Russia and China are moving in the other direction and they may well attempt to wall themselves off from the online world in the near future. The dubious feasibility of this objective suggests such an action will be incomplete. Financial imperatives will demand connectivity well beyond sovereign borders. Curtailing communication via social media, while still engaging the international community commercially, expresses a forlorn hope of returning to the earliest days of the Internet platform. Clearly, human discourse beyond a monetary incentive surpasses government action to make this truism otherwise.
It is telling that those rejecting openness feel the need to act. Online interaction among a free-ranging populace can spur on many discordant elements. Such turmoil can test any society, even one embracing democracy, but authoritarian regimes fear the prospect of an open Internet the most, as social interchange reverberates in favor of democratic action far more often than not. U.S. adversaries understood this dynamic and sought to reverse course, whether via a Vladimir Putin information operations campaign impacting western elections or via a Chinese firewall designed to keep out harmful ideas.
The Russian offense and Chinese defense have proven inadequate, best seen in the need of both states to plan to reject the cyber frontier altogether and seek online isolation. The United States must be able to get past its own jitters about online vulnerability and recognize the strategic high ground an Internet connection has provided the nation.
Defending an open Internet provides that advantage, a means to win the cyber war. Discarding a wall mentality and endorsing the very premise of the Internet better serves U.S. interests by bridging differences among disparate peoples. When a nation invites that exchange even at the invitation of sharing power, that act speaks to a strength of purpose that cannot be contained by a wall. A border wall is more a mental than physical obstacle, given the realities of constant exchange as humans find a way to satisfy the need to interact. To try to deny this impulse online only weakens a state. To advance that desire spurs an inevitable global intercourse fueling intellectual and material prosperity. To maintain this link naturally means strength.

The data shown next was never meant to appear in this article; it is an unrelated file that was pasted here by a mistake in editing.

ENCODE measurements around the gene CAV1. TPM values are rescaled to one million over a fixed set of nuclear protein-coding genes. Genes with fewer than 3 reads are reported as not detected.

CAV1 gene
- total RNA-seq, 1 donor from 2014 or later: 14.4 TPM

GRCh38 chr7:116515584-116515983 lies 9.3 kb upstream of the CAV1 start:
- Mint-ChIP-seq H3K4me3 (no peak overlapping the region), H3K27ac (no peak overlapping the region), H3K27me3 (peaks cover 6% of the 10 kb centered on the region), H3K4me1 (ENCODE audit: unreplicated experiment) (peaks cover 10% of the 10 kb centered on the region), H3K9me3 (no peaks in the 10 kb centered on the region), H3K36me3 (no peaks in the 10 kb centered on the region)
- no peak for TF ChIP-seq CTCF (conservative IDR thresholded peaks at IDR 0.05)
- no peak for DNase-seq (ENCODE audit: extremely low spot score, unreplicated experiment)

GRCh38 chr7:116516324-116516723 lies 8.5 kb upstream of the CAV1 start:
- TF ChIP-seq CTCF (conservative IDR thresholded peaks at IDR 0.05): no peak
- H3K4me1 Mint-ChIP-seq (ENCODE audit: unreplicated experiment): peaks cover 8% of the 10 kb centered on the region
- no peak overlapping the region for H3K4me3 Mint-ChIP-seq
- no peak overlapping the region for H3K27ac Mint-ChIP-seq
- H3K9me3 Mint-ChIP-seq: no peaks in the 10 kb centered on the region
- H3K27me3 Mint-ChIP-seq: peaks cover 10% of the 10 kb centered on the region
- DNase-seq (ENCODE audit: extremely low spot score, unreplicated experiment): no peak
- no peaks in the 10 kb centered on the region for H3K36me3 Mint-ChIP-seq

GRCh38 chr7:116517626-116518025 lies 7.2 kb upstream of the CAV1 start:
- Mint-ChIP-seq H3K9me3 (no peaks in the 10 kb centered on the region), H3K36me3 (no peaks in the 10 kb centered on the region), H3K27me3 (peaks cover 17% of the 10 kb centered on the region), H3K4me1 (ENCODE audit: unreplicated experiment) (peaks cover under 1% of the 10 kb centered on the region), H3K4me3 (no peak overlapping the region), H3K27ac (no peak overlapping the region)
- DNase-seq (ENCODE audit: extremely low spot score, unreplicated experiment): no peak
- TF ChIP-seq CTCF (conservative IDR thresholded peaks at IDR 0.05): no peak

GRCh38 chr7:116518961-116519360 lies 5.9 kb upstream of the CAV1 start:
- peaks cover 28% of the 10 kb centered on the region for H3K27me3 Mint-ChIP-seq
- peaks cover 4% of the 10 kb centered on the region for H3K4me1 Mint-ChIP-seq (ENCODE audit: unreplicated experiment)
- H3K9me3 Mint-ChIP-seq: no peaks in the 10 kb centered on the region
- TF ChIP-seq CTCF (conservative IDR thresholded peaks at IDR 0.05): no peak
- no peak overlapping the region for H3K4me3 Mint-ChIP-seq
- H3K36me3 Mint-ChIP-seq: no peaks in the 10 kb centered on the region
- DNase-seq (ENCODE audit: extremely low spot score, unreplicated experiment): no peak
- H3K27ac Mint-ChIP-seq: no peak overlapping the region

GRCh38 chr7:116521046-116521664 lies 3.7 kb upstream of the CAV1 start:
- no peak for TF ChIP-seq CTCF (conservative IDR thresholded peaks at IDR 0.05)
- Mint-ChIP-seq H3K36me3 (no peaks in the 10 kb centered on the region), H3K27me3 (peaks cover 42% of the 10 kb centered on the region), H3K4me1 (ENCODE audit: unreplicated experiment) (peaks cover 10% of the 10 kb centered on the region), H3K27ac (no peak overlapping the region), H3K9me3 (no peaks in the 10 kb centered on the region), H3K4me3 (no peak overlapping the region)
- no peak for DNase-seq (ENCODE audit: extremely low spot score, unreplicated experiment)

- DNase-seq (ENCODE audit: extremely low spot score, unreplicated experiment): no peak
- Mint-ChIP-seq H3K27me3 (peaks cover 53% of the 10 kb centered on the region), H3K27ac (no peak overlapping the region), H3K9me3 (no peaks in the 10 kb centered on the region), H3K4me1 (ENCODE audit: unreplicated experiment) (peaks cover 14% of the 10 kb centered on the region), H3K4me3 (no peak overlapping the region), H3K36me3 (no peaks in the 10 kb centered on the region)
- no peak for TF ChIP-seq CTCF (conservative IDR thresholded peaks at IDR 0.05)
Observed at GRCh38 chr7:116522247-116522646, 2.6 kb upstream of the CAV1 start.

Fortunately, U.S. cyber policy supports openness. The task now is to recognize virtue in the status quo. Openness forces U.S. adversaries to build walls to fend off cyber vulnerabilities. Thus far, their inability to do so speaks to U.S. strategic ascendancy in any cyber war, provided the United States does not do the same and adopt this beleaguered thinking. The main task becomes taking a measure of cyber rebellions, that ability of an exchange of information to upend political norms. Certainly, the United States and other democracies face this challenge, often because of outside interference. Yet, they continue to navigate the always turbulent political ebb and flow and appeal to voters to sanctify their standing even in the face of foreign intervention.
Authoritarian states cannot face this challenge with as much certitude. Recoiling from world engagement is a predictable response, but that reaction ensures American-sponsored vitality online and a world answering to norms and values that rebuke authoritarianism. Erecting a cyber ‘Iron’ or ‘Bamboo’ curtain, both labels representative of failed thinking from the Cold War, admits this ideological checkmate, ceding further advantage to open states. The Internet did not promise harmony as much as global access to an ongoing process of managing tensions short of war. In a world devoid of zero-sum victories, success means ensuring that the terms of cyberspace rest more with open states than not.
Matthew J. Flynn is Professor of Military History at Marine Corps University, where his interests include cyber warfare, great power status, preemptive war, and piracy. He is the author of numerous publications, including a co-authored study entitled Washington & Napoleon: Leadership in the Age of Revolution and the book Preemptive War in Modern History. Professor Flynn also operates the website Newconflict.org, which is dedicated to examining the new conditions shaping global conflict. The views in this article are his own and not those of the Marine Corps or the United States Department of Defense.